### 1Motivation

The thorougly developed rewriting theory has many applications in different fields of computer science [Baader99, Bezem03]. It could be a handy tool in everyday programming practice, making program units shorter and more expressive. The REFAL [Turchin89, Surhone10] and Wolfram’s Mathematica core language [Wolfram] give excellent examples of scalability, power and expressiveness provided by rewriting.

The aim of developing this library is to mimic Mathematica’s rewriting tools in Scheme. The library provides four forms: replace, replace-all, replace-repeated and replace-all-repeated named almost in the same way as rewriting functions in Mathematica. In spite of this naming convention, we use word “rewriting” for “replacement”, “substitution” or “transformation” in this manual, since “rewriting” has precise mathematical meaning.

#### 1.1Short examples

Rewriting is a function:
 > (/. 'a --> 'b) #

It replaces all occurences of 'a to 'b in a nested list structure:
 > ((/. 'a --> 'b) '(1 a ((a b c) a))) '(1 b ((b b c) b))

This rewriting describes cyclic swapping of symbols:

 > ((/. 'a --> 'b 'b --> 'c 'c --> 'a) '(1 a ((a b c) a))) '(1 b ((b c a) b))

Rewriting rules used as lambda-functions:

> ((/. x --> (* x x)) 4)

16

> ((/. x y --> (* y x)) 4 5)

20

> ((/. x (cons y z) --> (values (* x y) z)) 4 '(1 2 3))
 4 '(2 3)

Rewriting is done at any level of a list structure:
 > ((/. (? number? x) --> (* x x)) '(1 (2 3) 4)) '(1 (4 9) 16)

Rewriting rules accept any pattern recognized by match form:
 > ((/. (list _ (and x (app length 2)) (or 1 2)) --> x) `(a (1 4) 2)) '(1 4)

Repetitive rewriting could be used to find a fixed point of a function. This finds a square root of 2 using Newton’s method:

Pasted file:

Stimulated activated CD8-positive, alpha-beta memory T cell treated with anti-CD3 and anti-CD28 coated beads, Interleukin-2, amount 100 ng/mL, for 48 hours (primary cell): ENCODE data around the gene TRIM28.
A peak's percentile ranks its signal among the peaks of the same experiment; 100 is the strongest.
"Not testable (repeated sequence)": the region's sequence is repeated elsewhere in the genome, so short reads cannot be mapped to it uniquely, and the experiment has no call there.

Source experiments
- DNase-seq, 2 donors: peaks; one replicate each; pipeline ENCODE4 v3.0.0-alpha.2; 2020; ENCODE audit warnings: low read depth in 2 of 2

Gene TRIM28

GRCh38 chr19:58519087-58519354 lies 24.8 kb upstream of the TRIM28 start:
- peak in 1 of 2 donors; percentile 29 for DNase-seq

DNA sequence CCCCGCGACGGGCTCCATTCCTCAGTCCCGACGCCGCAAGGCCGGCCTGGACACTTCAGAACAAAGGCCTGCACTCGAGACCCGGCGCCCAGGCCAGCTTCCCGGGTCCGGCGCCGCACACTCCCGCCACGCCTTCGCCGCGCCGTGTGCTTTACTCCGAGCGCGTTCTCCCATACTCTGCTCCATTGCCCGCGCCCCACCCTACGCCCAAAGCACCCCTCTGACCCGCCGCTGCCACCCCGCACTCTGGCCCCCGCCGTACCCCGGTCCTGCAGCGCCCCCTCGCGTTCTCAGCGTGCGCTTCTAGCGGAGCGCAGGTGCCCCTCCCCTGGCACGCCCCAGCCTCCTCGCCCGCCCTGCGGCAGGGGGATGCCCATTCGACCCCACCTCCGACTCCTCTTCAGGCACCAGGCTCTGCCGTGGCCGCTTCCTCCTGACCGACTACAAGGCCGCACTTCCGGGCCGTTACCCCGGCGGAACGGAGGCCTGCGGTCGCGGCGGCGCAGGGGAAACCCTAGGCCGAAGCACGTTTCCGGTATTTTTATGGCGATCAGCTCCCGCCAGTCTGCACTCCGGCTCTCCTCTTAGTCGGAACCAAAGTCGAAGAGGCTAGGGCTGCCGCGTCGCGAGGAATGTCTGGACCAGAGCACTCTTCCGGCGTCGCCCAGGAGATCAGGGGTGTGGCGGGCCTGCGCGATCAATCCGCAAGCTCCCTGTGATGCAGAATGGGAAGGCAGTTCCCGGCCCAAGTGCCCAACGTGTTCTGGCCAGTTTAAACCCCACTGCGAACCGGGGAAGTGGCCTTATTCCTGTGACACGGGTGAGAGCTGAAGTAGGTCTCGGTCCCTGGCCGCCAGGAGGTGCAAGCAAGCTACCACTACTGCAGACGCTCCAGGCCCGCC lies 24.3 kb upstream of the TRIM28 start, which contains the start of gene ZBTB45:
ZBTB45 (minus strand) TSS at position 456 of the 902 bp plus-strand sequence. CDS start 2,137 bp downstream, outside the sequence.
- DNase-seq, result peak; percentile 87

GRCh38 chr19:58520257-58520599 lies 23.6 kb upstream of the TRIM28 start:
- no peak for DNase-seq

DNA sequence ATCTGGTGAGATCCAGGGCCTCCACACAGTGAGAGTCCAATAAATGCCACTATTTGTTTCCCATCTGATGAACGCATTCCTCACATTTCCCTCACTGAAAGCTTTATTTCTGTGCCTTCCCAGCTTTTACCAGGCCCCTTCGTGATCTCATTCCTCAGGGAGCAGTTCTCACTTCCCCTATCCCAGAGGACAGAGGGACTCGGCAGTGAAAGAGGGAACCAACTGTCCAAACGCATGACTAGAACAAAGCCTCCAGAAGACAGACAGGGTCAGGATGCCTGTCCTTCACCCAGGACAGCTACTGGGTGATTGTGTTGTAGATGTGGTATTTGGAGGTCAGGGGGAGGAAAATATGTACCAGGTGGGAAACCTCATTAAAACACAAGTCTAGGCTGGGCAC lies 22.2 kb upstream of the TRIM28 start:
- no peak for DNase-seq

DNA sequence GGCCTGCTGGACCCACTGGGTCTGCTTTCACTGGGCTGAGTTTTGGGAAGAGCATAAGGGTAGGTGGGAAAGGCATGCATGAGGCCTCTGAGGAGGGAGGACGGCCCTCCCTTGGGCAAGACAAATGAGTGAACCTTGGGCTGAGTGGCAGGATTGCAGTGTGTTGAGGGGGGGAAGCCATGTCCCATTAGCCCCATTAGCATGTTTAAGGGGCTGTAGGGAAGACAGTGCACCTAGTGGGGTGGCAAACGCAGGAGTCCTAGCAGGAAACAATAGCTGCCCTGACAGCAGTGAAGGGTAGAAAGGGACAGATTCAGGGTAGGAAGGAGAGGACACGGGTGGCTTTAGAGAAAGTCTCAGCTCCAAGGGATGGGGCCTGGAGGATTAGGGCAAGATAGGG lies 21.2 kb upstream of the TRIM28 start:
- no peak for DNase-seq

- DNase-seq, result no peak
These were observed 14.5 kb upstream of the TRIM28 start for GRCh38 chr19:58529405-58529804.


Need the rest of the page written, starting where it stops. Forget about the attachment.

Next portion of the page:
> ((//. x  --> (/ (+ x (/ 2 x)) 2)) 1.0) 1.414213562373095

Simple implementation of symbolic η- and β-reduction rules for λ-calculus:

We need eval here because neither rewriting rules nor replace form (/.) are first class objects (same as match and it’s patterns).

 > (define reduce (//. ; η-reduction `(λ. ,x (,f ,x)) --> f ; β-reduction `((λ. ,x ,B) ,A) --> (eval `((/. ',x --> ',A) ',B))))

These rules read: “The λ-term λ.x (f x) could be rewritten as f ”. “Application of a λ-term ((λ . x B) A) is done by rewriting each occasion of a formal argument x by A in the function’s body B”. Now we are able to make symbolic reduction of λ-terms:
> (reduce '((λ. x (f x x)) a))

'(f a a)

> (reduce '((λ. f (λ. x (f (f x)))) (λ. f (λ. y (f (f y))))))

'(λ. x (λ. y (x (x (x (x y))))))

> (define ω '(λ. f (λ. x ((f f) x))))
> (reduce `(,ω (λ. x x)))

'(λ. x x)

> (reduce `((λ. x y) (,ω ,ω)))

'y

To be precise, it is not really lazy. If the whole expression were not a β-redex, rewriting would proceed with it’s parts and finally fall into (ω ω) infinite loop.

The last example shows that we have implemented a sort of lazy evaluation. This is a reflection of the rewriting strategy: first try to rewrite the whole expression and then it’s parts.

More examples could be found in the "examples/" folder within the package distribution. Examples include:
• "examples.rkt" – more basic examples.

• "automata.rkt" – finite automata defined with rewriting.

• "infix.rkt" – transformation of algebraic expressions given in infix notation, to prefix notation with parenthesis and reverse polish notation.

• "peano.rkt" – definition of Peano axioms.

• "logics.rkt" – simple tautology prover.

• "turing.rkt" – a Turing machine interpreter.